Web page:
Esk Valley Silt. Photo: Florence Charvin

Hawke’s Bay Regional Council is grateful for additional government funding to the Silt Recovery Taskforce. However, while it’s good news for the region, the funds are about $20 million short.

HBRC chair Hinewai Ormsby told BayBuzz the cost of clearing the remaining silt and debris logged with the Taskforce was estimated at $60 million.

“The cost of clearing the remaining silt and debris logged with the Taskforce is estimated at $60 million, so $40 million is a significant chunk of this,” Ormsby said.

“Local budgets for silt and debris removal were nearing exhaustion so the announcement by government of an additional $40 million is great news for the region and a huge relief.”

She said with the additional funding, the Taskforce could regain momentum and work to restore more of the region’s productive land in the process.

“This will provide certainty for our local growers and producers and support the much-needed economic recovery of the region’s primary sector.

“We are extremely grateful for the ongoing support from central Government. Further conversations will be had with Government if further funding is required.”

At the end of last year just over half of the silt and debris work had been completed, meaning there was still a lot to do.

Ormsby said with the new funding 600 thousand more cubic meters of sediment and debris could be removed and disposed, unlocking a further 650 ha of land that will be returned to viable productive uses.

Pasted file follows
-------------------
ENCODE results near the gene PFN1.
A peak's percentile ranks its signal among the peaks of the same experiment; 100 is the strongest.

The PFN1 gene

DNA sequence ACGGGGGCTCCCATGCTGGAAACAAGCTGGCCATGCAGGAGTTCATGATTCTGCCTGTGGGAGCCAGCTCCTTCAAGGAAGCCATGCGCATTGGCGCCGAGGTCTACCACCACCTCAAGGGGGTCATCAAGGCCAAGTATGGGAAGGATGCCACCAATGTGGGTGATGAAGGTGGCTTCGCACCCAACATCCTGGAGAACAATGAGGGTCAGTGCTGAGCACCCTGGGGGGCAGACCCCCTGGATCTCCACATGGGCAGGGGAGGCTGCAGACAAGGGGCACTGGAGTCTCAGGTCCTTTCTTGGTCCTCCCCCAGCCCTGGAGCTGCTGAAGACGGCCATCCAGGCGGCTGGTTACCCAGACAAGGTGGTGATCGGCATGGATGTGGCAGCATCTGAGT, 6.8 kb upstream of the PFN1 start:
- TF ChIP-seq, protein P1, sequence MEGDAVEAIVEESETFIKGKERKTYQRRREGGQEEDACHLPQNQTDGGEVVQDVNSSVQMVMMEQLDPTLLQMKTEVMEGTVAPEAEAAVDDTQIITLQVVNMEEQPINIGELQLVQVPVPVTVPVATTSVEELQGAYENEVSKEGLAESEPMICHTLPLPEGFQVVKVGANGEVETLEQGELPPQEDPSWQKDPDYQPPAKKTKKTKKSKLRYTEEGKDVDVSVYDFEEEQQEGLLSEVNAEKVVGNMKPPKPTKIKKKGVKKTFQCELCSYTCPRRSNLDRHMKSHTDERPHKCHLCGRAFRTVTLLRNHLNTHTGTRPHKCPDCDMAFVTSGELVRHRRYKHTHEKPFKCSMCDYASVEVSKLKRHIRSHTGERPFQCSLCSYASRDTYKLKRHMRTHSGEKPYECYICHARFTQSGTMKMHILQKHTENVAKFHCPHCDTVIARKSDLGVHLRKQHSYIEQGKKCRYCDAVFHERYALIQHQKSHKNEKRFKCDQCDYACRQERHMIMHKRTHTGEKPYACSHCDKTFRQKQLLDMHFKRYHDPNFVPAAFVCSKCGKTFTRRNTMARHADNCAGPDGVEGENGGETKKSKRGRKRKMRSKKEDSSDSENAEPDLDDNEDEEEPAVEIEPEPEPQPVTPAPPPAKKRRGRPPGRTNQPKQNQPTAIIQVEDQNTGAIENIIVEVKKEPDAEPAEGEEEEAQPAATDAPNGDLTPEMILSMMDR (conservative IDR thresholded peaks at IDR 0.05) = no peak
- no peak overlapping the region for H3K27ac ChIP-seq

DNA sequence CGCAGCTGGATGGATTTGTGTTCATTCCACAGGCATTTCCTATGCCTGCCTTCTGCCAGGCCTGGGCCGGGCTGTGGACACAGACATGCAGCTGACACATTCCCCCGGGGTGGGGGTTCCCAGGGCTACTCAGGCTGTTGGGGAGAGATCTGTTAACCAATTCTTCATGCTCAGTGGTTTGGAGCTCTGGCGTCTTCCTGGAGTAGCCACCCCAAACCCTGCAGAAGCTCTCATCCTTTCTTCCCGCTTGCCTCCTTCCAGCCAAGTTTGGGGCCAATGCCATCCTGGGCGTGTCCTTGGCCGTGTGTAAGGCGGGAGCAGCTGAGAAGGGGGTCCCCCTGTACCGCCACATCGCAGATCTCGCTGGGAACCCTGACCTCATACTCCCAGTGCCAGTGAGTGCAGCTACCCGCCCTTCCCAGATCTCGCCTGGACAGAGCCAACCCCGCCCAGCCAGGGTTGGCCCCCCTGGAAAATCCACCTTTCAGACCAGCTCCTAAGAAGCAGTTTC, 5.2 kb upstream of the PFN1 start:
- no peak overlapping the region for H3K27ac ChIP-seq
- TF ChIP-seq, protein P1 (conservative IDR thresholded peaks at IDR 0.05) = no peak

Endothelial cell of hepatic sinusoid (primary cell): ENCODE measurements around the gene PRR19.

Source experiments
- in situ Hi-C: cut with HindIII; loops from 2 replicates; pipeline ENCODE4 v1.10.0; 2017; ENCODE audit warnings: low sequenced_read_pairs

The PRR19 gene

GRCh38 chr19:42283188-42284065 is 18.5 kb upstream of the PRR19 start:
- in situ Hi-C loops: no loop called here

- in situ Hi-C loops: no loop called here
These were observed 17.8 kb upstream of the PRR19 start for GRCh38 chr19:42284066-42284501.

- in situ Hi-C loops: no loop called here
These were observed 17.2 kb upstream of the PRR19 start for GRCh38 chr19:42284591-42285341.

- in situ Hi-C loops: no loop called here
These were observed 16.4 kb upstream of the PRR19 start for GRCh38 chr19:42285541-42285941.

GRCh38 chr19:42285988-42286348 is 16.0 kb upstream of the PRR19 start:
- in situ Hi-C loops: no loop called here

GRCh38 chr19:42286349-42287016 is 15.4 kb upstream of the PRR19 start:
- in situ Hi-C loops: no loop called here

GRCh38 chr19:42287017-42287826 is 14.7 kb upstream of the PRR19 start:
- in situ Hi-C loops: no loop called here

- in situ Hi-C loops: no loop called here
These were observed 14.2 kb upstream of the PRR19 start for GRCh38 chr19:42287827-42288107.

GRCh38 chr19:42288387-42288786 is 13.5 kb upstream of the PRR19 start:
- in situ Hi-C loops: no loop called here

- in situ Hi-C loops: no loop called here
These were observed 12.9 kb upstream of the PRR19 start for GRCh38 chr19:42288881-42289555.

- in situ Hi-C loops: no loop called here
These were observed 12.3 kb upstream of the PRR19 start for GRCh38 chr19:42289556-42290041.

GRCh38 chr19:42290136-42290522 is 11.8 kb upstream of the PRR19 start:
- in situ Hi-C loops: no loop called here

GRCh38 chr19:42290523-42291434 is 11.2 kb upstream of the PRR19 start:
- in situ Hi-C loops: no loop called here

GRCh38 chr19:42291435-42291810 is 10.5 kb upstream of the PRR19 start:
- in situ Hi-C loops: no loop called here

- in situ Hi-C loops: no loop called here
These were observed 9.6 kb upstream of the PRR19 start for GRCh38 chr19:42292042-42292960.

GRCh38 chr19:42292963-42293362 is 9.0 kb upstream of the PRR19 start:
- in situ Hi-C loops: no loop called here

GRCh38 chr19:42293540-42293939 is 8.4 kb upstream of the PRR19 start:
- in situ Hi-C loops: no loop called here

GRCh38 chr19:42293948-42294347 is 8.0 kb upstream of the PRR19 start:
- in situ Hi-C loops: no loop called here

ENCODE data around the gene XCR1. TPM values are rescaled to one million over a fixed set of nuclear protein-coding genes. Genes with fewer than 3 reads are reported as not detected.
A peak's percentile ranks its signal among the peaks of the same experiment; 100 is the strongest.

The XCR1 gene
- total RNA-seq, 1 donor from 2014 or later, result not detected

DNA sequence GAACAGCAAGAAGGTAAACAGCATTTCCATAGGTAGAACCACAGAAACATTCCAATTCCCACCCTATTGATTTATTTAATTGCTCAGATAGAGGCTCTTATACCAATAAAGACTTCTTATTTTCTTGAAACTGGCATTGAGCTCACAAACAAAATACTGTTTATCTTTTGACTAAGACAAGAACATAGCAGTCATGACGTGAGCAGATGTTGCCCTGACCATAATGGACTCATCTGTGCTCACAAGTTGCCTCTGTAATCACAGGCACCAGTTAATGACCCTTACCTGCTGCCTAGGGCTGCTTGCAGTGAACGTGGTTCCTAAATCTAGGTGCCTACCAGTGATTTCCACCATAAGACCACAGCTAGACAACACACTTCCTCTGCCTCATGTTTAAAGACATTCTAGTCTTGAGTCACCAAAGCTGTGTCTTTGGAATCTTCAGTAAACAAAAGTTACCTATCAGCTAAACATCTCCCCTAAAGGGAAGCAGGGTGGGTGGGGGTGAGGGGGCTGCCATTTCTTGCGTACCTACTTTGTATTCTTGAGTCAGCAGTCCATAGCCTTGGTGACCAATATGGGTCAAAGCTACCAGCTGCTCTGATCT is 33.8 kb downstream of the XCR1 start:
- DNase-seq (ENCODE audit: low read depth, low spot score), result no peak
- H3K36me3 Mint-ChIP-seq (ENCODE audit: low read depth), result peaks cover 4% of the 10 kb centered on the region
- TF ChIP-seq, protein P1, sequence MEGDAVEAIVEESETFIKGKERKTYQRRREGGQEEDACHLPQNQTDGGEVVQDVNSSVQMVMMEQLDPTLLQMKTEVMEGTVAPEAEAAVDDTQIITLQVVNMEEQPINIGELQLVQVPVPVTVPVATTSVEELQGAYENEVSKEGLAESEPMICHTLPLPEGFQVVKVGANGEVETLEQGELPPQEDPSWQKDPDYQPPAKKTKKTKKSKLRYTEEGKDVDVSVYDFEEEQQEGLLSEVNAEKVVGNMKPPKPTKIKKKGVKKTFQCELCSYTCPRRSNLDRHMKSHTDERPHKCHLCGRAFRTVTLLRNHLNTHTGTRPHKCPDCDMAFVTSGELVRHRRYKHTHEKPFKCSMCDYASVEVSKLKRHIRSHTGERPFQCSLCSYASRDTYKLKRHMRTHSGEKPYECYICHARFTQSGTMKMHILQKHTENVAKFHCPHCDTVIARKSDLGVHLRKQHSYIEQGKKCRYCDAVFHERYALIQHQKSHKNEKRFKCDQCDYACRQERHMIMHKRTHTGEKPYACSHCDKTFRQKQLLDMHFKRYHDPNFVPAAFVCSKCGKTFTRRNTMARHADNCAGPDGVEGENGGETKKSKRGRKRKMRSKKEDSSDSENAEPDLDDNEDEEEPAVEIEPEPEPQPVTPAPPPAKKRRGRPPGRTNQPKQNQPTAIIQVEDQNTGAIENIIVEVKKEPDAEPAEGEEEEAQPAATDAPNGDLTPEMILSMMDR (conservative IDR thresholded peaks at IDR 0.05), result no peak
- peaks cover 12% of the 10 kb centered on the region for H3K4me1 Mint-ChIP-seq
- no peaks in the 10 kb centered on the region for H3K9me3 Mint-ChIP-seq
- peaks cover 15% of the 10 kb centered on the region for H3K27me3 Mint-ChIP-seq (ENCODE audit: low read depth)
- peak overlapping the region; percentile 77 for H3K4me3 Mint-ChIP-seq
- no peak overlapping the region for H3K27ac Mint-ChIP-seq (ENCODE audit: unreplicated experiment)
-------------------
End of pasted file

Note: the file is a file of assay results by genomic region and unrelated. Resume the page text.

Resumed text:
“$3 million has been ringfenced for dealing with further woody debris in Wairoa. Some of the funding will also be used for the disposal of accumulated waste and the restoration of all processing sites.”

Silt Recovery Taskforce Lead Darren de Klerk said programming was already in place for how and where this funding will be used.

“While we will do our best to clear as much of the remaining work as we can, the team will be focusing on high priority sites first,” he said.

Hastings Mayor Sandra Hazlehurst said the new funding provided much needed support and certainty for the region’s primary sector. “While we are aware not all silt impacted land is horticultural, a significant proportion of it is highly productive and restoring it will see an increase in income injected back into Hawke’s Bay and a good boost in local employment.”

She added, “In terms of the bigger picture, the more efficiently the Taskforce is able to finish the silt and debris mahi, the sooner resources and workforce personnel can be refocused to other projects such as those to repair roading and other infrastructure damaged in Cyclone Gabrielle.”

Ormsby said none of the $40m would be used for roading and infrastructure.

“This funding has been allocated specifically for silt and debris work,” she said.

“As part of the North Island Weather Events Hawke’s Bay Crown Funding Agreement initial funding for roading and infrastructure repair was allocated. Further work is being done to determine the additional funding requirements beyond this.”

She added the region had years of recovery work still ahead. 

“It’s a case of ensuring we remain aligned as a region in terms of our recovery priorities and continue to match these with the Government’s programmes and future funding pathways.”

Public Interest Journalism funded by NZ on Air


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